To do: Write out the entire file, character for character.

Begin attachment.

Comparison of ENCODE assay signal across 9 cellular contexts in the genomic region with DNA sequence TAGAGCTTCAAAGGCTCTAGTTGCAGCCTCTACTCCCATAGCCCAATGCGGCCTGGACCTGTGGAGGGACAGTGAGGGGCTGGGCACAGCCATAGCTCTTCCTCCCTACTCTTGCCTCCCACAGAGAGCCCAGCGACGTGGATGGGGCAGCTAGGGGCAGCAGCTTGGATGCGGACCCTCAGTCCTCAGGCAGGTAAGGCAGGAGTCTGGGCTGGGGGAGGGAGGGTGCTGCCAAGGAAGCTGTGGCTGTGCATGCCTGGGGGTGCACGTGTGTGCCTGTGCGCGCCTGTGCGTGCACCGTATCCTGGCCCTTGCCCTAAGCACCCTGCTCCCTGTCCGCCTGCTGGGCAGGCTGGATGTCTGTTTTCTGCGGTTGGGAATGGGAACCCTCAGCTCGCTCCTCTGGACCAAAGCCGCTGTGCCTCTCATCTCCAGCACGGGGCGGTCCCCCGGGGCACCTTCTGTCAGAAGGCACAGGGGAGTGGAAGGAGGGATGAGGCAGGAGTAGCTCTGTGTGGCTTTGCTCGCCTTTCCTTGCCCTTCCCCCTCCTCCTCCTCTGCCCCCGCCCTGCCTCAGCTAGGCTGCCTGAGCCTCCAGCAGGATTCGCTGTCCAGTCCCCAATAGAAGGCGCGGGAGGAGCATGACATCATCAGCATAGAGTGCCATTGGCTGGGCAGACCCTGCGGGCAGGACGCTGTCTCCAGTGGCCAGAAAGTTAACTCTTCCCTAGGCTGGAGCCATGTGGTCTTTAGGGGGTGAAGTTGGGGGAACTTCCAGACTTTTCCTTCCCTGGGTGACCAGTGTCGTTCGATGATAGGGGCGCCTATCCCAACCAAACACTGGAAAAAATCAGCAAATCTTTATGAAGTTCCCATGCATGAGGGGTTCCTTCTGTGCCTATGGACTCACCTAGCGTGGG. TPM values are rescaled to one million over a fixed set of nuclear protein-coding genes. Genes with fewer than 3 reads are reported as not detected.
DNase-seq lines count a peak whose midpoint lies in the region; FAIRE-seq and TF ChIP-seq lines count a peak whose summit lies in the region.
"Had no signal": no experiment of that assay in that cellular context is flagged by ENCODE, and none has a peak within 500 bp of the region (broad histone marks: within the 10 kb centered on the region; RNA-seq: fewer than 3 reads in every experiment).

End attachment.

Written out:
Comparison of ENCODE assay signal across 9 cellular contexts in the genomic region with DNA sequence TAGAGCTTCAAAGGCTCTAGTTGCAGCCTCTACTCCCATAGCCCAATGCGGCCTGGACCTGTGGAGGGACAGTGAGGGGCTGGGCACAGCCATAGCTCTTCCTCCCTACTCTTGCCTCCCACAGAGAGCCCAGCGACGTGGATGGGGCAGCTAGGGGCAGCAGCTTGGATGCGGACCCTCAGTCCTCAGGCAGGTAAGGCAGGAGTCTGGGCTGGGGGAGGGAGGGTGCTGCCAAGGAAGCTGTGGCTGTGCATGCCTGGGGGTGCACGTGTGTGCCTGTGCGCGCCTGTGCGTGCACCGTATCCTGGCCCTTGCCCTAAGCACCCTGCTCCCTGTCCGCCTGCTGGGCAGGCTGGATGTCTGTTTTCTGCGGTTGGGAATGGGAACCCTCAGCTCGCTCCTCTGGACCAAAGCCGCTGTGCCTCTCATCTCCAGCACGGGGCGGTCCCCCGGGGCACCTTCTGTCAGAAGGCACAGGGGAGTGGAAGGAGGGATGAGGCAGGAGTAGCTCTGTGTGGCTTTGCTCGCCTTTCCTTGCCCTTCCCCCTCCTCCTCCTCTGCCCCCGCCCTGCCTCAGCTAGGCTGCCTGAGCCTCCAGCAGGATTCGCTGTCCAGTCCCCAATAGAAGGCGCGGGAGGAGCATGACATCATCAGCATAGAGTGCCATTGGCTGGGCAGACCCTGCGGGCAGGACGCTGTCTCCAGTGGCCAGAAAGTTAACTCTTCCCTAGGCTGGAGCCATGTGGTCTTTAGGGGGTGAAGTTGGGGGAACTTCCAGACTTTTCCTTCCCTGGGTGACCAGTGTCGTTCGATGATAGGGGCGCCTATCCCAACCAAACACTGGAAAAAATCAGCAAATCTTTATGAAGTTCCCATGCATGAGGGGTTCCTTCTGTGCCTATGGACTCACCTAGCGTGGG. TPM values are rescaled to one million over a fixed set of nuclear protein-coding genes. Genes with fewer than 3 reads are reported as not detected.
DNase-seq lines count a peak whose midpoint lies in the region; FAIRE-seq and TF ChIP-seq lines count a peak whose summit lies in the region.
"Had no signal": no experiment of that assay in that cellular context is flagged by ENCODE, and none has a peak within 500 bp of the region (broad histone marks: within the 10 kb centered on the region; RNA-seq: fewer than 3 reads in every experiment).